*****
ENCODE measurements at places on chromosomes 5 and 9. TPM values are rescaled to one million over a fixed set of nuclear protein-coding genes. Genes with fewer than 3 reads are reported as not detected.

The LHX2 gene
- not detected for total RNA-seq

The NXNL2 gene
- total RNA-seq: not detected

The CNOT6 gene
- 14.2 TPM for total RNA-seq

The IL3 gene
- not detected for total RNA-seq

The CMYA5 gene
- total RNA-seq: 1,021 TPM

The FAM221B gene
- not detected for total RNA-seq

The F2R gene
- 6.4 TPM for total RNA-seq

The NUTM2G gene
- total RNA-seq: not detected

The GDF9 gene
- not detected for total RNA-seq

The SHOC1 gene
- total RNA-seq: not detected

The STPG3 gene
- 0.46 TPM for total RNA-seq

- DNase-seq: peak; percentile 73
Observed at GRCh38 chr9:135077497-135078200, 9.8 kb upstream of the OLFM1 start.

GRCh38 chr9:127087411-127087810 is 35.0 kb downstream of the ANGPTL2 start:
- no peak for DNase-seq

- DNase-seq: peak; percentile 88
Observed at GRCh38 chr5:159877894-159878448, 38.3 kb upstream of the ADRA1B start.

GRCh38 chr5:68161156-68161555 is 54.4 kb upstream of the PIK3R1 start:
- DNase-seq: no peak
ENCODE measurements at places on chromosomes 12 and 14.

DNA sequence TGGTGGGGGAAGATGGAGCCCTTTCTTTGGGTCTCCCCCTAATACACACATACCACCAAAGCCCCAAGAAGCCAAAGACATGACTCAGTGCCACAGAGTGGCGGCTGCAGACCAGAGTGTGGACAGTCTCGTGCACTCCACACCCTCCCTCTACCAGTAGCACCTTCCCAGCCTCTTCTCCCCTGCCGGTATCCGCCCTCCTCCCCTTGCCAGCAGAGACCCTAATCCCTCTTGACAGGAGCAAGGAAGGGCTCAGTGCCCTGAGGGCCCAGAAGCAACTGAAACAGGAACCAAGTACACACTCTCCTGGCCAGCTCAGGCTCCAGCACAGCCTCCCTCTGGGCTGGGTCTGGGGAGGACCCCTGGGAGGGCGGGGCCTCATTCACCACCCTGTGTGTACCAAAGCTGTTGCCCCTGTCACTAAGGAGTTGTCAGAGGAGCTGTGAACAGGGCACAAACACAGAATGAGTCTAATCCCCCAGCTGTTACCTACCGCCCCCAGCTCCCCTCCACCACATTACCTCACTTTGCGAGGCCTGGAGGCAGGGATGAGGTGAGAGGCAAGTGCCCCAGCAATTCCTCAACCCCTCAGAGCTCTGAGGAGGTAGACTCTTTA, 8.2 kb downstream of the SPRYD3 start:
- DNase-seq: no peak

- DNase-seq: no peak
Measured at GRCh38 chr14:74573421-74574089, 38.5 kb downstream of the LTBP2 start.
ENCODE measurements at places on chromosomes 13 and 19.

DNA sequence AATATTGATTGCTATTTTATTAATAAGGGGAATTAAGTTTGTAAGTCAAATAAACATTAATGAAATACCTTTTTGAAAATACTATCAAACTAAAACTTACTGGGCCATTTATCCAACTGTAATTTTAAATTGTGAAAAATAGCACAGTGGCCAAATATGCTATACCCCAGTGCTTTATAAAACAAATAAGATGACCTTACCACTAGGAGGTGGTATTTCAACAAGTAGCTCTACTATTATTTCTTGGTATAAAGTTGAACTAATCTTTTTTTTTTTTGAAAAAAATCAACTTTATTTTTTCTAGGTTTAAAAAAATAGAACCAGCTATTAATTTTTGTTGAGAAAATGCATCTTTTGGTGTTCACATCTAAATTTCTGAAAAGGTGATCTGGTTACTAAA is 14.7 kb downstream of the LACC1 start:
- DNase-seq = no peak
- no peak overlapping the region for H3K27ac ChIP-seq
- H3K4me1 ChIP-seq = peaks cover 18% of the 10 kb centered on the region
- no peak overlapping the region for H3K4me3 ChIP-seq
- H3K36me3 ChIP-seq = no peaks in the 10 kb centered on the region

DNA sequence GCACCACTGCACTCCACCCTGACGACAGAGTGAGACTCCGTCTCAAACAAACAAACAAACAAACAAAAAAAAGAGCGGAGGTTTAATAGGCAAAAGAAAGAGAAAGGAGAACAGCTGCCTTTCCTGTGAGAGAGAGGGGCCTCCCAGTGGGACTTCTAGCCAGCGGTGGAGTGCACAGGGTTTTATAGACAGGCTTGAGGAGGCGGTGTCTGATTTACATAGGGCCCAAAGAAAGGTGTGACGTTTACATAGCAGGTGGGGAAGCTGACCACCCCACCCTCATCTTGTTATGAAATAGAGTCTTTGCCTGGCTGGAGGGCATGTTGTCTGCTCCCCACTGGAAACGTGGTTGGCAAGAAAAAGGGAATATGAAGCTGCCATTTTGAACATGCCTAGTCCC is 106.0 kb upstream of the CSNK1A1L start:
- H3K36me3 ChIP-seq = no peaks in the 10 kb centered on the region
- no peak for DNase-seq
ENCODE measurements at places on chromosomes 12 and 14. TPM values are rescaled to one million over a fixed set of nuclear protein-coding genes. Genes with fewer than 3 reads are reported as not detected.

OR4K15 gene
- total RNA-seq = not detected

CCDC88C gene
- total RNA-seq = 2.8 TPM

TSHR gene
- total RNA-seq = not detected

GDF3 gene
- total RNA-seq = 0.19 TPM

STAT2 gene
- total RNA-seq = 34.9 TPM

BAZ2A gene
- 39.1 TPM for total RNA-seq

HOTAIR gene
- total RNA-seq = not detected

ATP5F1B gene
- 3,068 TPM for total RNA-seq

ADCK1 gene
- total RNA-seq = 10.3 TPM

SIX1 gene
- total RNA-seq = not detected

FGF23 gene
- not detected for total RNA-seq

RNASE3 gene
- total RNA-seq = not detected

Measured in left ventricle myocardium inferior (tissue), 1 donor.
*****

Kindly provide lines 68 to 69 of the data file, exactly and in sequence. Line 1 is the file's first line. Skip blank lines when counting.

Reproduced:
FGF23 gene
- not detected for total RNA-seq